WASHINGTON – This is an excerpt from a funny imaginary vignette (Notebook, by Robert Shrimsley, Republicans seek reasons to be cheerful about Donald Trump, The Financial Times, February 11, 2016). Establishment Republicans want to get adjusted to the idea of Donald Trump becoming the GOP nominee:
“Hell, yes. [Trump] is gonna make America great again. And at least he’s not Ted Cruz.
There is that.
And remember he’s already going to fix the problems of our society.
And make America great again?
He’s going to bring in the smartest people around, and they are going to fix our problems.
Damn — why didn’t we think of that?
Because we are part of the Washington elite. Donald thinks outside the box.
That’s how he’ll make America great again.
Has he said which people he’ll bring in?
Well, this imaginary exchange exposes Donald Trump’s complete intellectual void. He’s got a Great Plan, but we do not know what it is. We only know that he will pick the best people to shape it, and implement it. Amazing to see that so many Americans are buying this.
We have seen this before
But the interesting thing is that this is not the first time that someone is selling this CEO approach to public policy-making. Look at this:
“I want people who are smart, tough, self-reliant, have a history of success since childhood, a history of being the best at what they’ve done, people who love to win. And if you run out of people who love to win, look for people who hate to lose.”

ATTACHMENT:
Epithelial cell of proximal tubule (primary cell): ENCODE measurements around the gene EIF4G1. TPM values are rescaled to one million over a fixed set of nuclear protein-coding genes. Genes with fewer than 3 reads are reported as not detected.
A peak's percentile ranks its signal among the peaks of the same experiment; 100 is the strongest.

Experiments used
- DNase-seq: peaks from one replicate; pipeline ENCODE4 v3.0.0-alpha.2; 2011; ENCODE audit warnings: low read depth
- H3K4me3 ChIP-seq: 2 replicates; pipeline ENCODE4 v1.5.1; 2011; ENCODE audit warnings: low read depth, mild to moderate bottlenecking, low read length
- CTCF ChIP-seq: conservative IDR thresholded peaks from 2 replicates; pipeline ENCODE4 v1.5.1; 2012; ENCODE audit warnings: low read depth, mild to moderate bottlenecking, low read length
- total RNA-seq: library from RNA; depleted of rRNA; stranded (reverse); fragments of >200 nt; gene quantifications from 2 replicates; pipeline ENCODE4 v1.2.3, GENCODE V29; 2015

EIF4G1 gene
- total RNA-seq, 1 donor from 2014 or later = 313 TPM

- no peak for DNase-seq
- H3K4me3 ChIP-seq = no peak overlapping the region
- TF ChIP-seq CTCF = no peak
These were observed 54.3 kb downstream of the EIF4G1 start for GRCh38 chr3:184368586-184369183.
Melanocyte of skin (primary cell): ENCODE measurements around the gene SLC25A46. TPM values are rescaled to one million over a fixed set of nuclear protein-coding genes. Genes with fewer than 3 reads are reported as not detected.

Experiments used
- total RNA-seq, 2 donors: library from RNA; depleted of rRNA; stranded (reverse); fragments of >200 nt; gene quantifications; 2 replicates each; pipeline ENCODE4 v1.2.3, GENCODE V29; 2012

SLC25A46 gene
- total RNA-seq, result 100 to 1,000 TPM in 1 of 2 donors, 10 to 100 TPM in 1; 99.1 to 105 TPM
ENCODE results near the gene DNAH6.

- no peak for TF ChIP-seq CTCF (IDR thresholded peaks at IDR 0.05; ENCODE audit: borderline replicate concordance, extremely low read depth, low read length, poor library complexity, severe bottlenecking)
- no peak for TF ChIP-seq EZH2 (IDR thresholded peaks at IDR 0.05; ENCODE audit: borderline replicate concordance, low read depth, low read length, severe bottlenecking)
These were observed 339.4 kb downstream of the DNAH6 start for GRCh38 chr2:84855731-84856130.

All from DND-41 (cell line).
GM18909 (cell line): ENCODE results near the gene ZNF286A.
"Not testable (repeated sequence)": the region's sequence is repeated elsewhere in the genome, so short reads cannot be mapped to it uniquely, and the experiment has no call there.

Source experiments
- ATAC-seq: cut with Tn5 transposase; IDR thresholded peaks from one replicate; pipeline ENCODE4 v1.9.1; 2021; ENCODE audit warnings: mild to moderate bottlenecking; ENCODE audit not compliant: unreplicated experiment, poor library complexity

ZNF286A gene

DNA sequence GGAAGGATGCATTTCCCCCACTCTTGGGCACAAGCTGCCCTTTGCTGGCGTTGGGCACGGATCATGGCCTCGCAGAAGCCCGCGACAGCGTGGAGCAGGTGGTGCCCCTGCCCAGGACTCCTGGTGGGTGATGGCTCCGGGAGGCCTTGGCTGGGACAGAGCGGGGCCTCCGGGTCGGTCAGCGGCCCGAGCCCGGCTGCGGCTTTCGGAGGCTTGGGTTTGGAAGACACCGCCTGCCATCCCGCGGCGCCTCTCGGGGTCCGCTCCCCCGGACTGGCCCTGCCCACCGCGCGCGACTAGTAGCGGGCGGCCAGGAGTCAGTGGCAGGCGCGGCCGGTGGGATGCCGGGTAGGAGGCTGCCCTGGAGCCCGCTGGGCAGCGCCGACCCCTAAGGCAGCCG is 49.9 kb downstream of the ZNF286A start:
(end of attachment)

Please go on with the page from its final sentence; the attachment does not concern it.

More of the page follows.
Do you know who said that? It was Ross Perot, the Texas billionaire who also run for President in 1992, purely on the basis that he was a super successful businessman, and a smart problem solver. Well, he did not make it. But his third party candidacy weakened the Republican incumbent George H. W. Bush, and contributed in some measure to Bill Clinton’s victory. (Ross Perot received almost 20 million votes, about 19% of the total.)
Be that as it may, regardless of elections outcomes, the point is that we have seen this movie before. Ross Perot was another megalomaniac populist, with an outsize ego. And yet millions loved him, and voted for him, because he sold himself as “Mr. Fix It”. Yes, he would have also brought the best people to Washington and put them in charge, so that they would fix things in America, one by one. As easy as that.
The smart people
And now Donald Trump comes along telling us exactly the same thing. He will fix everything because he is the best mind in America and he will get all the smart people in a room, so that together they will figure out how to re-engineer the Nation. Don’t forget that these are all hand-picked geniuses, expertly led by super genius Donald Trump.
Damn — why didn’t we think of that?
Because it is a really bad idea. In a democracy it does not work this way. Yes, the traditional political/policy-making process is cumbersome, wasteful, and pretty horrible. And yes, many people who are put in charge of important policies are not that smart.
No accountability, no freedom
But the only way in which you give the smart people the latitude to use their superior intelligence, so that they can go ahead and fix everything, is by abolishing or at least suspending our system of checks and balances, and giving up our freedom. In order to be able to quickly implement the brilliant ideas of his smart collaborators, President Trump would have to bypass Congress, the Judiciary and more. And what if the Great Policies turn out to be not so Great after all?
Anyway, all this is crazy, infantile, and really dangerous. And yet there are armies of loyal Trump supporters who think that this is indeed the best approach, and the best way forward.
I am asking them to reconsider.